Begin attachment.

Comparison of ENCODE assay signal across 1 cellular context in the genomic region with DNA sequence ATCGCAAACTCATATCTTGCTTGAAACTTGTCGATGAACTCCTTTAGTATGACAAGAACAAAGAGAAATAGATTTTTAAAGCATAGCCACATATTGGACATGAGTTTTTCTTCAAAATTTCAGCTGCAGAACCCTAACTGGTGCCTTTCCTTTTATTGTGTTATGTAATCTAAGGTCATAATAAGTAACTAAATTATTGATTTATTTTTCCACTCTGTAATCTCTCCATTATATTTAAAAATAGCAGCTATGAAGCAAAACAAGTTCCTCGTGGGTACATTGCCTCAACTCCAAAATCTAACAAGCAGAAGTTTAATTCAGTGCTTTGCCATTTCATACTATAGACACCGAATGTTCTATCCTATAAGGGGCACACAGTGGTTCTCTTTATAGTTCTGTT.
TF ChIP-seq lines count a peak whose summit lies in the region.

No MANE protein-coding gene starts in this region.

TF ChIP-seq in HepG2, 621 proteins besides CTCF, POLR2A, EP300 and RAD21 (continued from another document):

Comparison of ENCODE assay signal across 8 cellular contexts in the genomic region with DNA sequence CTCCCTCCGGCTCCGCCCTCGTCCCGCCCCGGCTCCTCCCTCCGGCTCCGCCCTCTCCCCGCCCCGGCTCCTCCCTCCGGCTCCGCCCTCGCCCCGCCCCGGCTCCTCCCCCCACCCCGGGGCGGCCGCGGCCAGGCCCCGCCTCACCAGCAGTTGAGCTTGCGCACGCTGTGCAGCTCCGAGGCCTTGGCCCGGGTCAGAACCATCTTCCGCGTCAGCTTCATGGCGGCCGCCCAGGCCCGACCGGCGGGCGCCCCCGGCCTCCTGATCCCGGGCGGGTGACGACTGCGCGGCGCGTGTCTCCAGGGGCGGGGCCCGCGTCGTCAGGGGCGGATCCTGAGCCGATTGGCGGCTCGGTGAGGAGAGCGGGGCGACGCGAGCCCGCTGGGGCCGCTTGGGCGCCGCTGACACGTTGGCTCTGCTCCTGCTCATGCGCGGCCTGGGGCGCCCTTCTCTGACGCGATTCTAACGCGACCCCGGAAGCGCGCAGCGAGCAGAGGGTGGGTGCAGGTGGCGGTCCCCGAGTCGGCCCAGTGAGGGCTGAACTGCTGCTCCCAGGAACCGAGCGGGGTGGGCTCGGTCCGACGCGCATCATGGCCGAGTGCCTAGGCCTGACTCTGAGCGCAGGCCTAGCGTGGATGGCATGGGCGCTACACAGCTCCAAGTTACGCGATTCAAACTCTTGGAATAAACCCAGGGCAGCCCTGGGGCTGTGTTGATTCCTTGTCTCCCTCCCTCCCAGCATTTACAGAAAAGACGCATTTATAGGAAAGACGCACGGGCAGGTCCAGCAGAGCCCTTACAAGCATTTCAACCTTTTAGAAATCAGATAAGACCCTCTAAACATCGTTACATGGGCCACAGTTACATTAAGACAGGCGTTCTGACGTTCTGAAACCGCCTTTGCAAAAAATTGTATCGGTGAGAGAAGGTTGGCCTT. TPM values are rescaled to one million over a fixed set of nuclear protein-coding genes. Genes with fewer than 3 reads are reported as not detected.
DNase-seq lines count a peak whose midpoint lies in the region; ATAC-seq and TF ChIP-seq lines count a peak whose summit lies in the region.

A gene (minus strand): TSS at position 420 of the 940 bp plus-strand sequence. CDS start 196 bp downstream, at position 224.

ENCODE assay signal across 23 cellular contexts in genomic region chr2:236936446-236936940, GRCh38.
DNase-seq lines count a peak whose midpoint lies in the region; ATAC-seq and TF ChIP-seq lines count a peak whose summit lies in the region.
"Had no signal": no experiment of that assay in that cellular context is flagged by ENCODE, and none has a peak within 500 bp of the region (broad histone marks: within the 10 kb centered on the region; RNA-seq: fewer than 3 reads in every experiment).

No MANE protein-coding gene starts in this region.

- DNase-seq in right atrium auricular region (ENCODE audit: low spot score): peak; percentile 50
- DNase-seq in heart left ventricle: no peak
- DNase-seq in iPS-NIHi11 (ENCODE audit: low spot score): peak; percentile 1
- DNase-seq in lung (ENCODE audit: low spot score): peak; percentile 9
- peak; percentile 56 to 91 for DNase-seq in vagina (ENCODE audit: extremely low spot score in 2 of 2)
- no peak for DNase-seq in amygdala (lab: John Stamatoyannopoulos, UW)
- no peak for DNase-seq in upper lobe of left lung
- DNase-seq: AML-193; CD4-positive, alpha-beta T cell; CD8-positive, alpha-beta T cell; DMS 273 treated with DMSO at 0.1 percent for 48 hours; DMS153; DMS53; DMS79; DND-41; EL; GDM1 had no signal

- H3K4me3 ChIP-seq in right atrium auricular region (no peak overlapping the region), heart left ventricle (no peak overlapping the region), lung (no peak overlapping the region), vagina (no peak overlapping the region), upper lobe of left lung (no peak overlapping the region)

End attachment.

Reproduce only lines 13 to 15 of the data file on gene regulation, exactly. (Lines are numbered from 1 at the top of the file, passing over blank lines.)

- DNase-seq in heart left ventricle: no peak
- DNase-seq in iPS-NIHi11 (ENCODE audit: low spot score): peak; percentile 1
- DNase-seq in lung (ENCODE audit: low spot score): peak; percentile 9